Grace's Guide

British Industrial History

Grace's Guide is the leading source of historical information on industry and manufacturing in Britain. This web publication contains 143,009 pages of information and 229,287 images on early companies, their products and the people who designed and built them.

New Henley

From Graces Guide

Jump to: navigation, search

Henley were motorcycles produced in Birmingham from 1920 to 1926, firstly in Spring Hill, and then Doe Street.

1920 The firm started out with their first model. This was powered by the usual 269cc Villiers two-stroke engine, and was available in two forms. One was single speed and the other two-speed through a Sturmey-Archer gearbox. Both had belt drive.

1921 By now those two lightweights had been joined by machines with 293cc and 677cc sv JAP engines, also with belt final-drive.

1922 By the middle of that year the firm was concentrating on a single model range that used a 348cc sv Blackburne engine. The company was so successful that they moved to larger premises in Doe Street, where they remained for the next four years. That autumn the 350cc progressed to ohv power, from the oil-cooled Bradshaw engine, a three-speed gearbox, all-chain drive and internal expanding brakes. A sleek appearance was achieved by the use of a sporting frame layout, with sloping top tube. That model was successfully used for competition and also in an Isle of Man TT race.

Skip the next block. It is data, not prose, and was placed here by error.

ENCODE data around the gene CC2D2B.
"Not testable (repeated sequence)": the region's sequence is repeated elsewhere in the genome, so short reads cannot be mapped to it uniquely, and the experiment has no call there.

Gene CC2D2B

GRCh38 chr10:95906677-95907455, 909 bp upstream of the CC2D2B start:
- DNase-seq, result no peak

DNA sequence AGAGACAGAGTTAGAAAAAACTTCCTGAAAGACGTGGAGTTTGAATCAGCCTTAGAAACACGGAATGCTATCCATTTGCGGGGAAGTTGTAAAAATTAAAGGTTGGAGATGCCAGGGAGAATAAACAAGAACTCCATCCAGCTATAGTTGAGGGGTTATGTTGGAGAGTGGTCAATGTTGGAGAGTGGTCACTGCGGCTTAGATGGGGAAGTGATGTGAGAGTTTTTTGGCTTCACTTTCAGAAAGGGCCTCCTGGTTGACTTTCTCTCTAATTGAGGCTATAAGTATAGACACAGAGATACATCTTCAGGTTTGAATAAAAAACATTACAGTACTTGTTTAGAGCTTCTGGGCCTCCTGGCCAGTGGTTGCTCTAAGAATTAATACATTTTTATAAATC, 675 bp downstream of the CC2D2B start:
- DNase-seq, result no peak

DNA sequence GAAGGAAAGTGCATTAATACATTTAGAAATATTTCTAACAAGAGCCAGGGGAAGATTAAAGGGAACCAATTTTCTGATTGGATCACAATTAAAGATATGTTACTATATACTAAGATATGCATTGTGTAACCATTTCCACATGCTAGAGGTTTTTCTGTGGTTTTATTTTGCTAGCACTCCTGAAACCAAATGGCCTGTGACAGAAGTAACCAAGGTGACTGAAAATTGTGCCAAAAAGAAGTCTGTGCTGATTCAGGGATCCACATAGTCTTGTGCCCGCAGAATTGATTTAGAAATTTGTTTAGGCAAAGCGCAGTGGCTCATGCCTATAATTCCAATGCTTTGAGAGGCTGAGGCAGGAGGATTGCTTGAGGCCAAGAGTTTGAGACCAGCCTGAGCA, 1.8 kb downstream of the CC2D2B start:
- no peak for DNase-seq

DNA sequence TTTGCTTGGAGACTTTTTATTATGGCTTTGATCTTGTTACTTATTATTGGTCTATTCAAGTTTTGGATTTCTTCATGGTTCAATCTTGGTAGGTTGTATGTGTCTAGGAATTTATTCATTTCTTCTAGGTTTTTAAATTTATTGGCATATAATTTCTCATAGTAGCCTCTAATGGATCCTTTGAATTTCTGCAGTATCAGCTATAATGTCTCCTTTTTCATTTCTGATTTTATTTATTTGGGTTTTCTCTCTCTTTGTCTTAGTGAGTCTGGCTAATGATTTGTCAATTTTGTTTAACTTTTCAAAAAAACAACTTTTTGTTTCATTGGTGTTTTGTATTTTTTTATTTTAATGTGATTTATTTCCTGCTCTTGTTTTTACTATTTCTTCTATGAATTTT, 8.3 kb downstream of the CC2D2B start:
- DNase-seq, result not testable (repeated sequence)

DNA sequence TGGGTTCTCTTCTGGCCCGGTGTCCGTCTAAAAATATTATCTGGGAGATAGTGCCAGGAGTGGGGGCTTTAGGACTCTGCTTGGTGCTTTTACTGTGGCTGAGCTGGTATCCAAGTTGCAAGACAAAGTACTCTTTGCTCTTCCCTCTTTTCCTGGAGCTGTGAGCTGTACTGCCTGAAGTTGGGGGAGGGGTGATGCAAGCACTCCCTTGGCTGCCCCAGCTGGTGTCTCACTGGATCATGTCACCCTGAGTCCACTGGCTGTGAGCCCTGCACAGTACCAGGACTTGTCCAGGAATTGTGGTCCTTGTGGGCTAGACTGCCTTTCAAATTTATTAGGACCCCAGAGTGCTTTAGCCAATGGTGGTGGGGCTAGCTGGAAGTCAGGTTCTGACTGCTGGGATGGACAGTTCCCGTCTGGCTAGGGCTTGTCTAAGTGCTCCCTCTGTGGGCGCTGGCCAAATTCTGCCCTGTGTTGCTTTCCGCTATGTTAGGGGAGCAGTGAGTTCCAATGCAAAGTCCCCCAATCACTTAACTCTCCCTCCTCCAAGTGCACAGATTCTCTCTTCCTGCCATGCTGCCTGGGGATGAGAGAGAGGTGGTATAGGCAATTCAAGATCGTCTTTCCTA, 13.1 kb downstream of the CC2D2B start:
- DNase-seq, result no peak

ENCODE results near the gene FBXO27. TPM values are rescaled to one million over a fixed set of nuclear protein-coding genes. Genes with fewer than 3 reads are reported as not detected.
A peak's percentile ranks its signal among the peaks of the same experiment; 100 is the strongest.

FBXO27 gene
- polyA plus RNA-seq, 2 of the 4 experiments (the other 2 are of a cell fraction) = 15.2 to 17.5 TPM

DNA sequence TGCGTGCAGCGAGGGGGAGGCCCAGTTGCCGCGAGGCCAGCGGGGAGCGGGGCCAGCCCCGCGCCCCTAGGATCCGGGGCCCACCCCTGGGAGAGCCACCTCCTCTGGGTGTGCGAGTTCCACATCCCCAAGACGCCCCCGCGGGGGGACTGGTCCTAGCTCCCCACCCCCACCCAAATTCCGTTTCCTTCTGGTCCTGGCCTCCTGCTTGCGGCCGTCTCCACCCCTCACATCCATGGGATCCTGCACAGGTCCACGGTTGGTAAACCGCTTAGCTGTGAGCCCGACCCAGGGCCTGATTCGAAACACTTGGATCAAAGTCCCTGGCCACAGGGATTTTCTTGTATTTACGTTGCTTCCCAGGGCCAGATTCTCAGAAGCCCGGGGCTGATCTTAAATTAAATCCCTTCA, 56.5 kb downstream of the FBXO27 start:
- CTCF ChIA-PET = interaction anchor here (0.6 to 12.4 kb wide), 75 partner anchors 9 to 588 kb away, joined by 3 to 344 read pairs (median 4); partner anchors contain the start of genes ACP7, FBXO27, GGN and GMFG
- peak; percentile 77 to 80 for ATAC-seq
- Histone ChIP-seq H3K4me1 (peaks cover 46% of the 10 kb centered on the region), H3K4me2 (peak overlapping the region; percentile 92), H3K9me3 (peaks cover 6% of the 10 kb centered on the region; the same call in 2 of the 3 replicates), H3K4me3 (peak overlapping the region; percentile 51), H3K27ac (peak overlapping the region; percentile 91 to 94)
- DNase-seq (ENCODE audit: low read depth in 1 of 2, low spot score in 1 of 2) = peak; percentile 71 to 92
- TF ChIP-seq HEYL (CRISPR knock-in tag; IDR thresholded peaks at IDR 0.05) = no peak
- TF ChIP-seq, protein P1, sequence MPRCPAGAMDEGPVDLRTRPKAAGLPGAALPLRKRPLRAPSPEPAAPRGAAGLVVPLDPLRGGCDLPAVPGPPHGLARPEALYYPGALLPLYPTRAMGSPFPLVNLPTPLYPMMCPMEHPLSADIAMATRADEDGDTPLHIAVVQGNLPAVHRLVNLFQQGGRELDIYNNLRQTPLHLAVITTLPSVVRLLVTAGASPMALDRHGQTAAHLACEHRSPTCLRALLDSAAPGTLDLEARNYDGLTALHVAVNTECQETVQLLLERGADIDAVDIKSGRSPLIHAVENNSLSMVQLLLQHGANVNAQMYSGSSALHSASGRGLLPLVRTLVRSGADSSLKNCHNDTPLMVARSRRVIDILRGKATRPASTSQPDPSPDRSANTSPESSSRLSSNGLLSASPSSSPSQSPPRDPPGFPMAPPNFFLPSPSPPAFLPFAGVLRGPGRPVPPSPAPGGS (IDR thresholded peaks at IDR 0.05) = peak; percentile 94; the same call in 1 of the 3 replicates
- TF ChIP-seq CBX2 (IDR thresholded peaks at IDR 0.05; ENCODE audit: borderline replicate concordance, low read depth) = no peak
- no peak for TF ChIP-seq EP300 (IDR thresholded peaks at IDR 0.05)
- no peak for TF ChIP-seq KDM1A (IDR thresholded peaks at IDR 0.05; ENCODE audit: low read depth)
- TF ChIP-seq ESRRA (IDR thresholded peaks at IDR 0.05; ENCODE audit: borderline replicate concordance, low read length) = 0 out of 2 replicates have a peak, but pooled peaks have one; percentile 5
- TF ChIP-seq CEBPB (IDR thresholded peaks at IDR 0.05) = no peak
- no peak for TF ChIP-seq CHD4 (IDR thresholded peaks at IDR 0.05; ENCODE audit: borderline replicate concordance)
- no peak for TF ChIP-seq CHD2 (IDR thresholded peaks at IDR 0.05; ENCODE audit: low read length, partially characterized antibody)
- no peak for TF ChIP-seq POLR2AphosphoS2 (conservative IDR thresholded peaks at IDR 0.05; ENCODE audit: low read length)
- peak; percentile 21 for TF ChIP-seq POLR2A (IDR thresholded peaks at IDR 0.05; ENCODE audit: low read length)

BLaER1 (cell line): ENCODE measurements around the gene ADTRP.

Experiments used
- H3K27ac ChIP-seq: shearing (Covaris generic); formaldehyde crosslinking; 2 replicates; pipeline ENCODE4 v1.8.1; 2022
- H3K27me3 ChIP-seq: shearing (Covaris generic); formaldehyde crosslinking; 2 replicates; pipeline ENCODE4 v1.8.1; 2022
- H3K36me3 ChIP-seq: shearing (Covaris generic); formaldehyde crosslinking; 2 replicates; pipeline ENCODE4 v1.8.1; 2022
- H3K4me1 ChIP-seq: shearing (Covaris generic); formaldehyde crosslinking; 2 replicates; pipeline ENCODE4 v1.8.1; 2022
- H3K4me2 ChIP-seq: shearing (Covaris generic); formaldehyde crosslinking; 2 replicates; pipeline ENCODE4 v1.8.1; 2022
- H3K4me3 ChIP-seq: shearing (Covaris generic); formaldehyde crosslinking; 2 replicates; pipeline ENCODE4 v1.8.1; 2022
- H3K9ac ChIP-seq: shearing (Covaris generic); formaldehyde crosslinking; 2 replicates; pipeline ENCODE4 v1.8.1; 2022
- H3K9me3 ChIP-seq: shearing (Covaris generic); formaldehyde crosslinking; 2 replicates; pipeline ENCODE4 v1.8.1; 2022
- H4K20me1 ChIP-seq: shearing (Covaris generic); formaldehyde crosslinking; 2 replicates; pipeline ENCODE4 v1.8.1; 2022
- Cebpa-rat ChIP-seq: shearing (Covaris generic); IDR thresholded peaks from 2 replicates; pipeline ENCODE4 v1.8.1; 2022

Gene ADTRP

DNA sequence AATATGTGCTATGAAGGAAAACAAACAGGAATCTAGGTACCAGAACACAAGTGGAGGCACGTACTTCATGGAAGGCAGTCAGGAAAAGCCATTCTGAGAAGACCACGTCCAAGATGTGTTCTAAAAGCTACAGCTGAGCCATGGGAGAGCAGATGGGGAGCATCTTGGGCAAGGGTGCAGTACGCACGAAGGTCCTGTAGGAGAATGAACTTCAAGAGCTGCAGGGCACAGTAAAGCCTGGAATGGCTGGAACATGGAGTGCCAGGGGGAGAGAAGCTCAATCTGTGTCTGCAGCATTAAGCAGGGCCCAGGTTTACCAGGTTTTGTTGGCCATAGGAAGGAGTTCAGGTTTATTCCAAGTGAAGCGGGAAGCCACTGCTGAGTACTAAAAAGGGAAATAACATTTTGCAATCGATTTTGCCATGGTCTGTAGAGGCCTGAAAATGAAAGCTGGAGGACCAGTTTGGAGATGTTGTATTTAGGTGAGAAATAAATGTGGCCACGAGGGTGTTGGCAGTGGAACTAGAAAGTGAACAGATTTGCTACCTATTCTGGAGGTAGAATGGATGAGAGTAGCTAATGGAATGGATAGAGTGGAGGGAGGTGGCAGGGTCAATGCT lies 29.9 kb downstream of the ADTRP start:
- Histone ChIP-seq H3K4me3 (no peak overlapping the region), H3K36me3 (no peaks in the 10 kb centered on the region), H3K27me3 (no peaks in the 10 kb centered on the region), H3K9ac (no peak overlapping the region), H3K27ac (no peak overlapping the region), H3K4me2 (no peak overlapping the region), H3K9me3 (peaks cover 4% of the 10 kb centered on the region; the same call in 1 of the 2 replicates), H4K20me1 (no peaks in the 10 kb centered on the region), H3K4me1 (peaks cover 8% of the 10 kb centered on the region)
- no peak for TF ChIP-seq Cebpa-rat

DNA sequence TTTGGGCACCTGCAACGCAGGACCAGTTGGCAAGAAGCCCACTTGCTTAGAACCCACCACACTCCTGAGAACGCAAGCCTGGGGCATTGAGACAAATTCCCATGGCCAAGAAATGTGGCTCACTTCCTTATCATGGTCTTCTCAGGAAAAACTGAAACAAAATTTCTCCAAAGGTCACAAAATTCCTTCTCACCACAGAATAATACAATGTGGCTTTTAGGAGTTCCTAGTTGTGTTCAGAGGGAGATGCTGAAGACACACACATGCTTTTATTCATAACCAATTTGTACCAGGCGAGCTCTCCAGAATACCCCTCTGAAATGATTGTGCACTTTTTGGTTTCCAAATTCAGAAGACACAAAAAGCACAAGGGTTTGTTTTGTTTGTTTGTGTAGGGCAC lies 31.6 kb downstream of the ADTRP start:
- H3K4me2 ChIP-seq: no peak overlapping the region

1923-1925 New models appeared, with 249cc, 348cc ohv and 545cc sv Blackburne powered engines. Some in De Luxe or Super Sports versions, others as complete sidecar outfits.

1926 The original company was sold on to new owners that year, and the trading name was changed to New Henley.


  • Note: Under its new name, the make continued until 1931.


See Also

Loading...

Sources of Information

  • The British Motorcycle Directory - Over 1,100 Marques from 1888 - by Roy Bacon and Ken Hallworth. Pub: The Crowood Press 2004 ISBN 1 86126 674 X
  • The Encyclopedia of the Motorcycle by Peter Henshaw. Published 2007. ISBN 978 1 8401 3967 9